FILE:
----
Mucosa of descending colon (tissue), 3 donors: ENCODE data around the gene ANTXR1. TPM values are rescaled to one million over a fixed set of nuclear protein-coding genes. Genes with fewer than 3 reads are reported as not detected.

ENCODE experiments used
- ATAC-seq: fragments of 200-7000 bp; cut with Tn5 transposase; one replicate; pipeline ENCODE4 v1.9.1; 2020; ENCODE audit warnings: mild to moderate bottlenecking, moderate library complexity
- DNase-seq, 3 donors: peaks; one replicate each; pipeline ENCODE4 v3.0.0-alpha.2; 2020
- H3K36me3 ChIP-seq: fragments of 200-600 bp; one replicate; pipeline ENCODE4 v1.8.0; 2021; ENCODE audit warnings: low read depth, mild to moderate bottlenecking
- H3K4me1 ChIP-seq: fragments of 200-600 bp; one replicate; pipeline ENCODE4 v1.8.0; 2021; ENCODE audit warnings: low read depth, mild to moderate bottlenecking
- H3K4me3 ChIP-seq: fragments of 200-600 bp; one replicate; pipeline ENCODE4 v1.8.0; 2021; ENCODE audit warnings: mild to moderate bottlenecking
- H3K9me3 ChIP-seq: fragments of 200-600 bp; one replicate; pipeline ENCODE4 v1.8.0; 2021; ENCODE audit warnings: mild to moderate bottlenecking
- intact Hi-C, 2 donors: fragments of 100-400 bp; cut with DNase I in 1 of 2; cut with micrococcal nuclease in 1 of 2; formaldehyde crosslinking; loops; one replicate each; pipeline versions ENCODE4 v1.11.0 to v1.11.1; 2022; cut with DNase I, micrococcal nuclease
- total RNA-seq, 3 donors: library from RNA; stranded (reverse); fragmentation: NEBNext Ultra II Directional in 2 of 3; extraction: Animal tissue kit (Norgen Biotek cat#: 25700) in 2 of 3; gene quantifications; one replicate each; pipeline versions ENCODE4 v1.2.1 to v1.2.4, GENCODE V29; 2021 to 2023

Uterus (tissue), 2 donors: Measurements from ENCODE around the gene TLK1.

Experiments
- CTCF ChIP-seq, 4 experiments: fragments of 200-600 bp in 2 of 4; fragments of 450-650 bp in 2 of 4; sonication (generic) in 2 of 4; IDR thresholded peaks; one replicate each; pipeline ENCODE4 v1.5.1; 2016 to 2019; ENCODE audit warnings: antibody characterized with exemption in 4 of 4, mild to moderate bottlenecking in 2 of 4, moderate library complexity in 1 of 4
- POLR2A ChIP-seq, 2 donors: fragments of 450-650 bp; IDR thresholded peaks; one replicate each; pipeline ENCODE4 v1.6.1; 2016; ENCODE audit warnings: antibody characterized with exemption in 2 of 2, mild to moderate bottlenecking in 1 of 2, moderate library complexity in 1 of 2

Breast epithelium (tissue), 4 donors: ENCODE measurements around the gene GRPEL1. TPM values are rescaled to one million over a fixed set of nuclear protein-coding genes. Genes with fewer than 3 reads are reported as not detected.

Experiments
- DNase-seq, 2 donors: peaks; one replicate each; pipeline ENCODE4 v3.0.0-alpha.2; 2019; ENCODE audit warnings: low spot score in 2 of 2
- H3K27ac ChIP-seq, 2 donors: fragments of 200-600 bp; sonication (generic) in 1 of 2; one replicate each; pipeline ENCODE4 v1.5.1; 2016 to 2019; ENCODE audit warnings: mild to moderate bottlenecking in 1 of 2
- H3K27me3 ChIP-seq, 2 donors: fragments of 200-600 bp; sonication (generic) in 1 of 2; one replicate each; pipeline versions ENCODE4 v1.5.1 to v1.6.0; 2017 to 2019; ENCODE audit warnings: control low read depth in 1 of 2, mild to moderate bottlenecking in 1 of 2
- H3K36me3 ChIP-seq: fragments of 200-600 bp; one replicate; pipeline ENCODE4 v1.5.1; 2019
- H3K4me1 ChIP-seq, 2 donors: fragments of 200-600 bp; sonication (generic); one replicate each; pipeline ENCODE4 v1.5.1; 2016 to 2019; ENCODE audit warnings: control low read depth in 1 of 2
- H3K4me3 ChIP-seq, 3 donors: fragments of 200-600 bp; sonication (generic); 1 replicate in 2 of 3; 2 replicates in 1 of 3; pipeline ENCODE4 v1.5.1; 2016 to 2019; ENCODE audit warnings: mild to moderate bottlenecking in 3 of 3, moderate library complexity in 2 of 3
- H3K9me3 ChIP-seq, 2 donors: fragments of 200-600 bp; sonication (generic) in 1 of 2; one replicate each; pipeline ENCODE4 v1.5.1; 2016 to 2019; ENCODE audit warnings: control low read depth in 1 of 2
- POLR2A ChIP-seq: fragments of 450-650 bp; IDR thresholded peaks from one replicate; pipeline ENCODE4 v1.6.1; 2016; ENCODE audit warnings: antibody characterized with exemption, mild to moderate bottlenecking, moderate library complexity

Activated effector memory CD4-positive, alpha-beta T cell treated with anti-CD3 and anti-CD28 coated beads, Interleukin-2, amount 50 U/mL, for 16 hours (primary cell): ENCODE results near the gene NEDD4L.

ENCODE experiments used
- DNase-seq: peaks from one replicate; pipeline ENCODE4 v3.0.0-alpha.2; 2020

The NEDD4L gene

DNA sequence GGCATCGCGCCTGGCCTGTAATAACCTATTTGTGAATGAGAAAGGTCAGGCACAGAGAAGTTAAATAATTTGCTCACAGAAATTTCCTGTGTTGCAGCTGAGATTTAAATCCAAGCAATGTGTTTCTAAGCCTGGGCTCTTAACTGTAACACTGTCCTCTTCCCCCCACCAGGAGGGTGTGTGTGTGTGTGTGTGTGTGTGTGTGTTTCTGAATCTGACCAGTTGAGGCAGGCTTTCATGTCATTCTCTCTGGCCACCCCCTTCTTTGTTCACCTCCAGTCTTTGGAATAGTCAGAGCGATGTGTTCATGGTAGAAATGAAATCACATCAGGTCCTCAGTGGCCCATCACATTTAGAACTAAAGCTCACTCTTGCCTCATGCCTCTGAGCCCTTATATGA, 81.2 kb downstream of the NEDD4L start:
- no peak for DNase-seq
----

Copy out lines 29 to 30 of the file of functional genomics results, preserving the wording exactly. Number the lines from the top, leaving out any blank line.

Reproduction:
DNA sequence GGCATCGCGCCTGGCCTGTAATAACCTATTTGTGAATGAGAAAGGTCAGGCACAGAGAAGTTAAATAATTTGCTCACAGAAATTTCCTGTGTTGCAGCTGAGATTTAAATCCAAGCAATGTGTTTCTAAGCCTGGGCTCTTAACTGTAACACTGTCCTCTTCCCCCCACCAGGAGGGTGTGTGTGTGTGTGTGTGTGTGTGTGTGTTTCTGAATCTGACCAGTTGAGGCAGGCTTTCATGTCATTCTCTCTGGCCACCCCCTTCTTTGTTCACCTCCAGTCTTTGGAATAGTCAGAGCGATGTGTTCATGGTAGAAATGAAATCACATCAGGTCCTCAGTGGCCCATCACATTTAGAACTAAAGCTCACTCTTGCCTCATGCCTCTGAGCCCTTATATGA, 81.2 kb downstream of the NEDD4L start:
- no peak for DNase-seq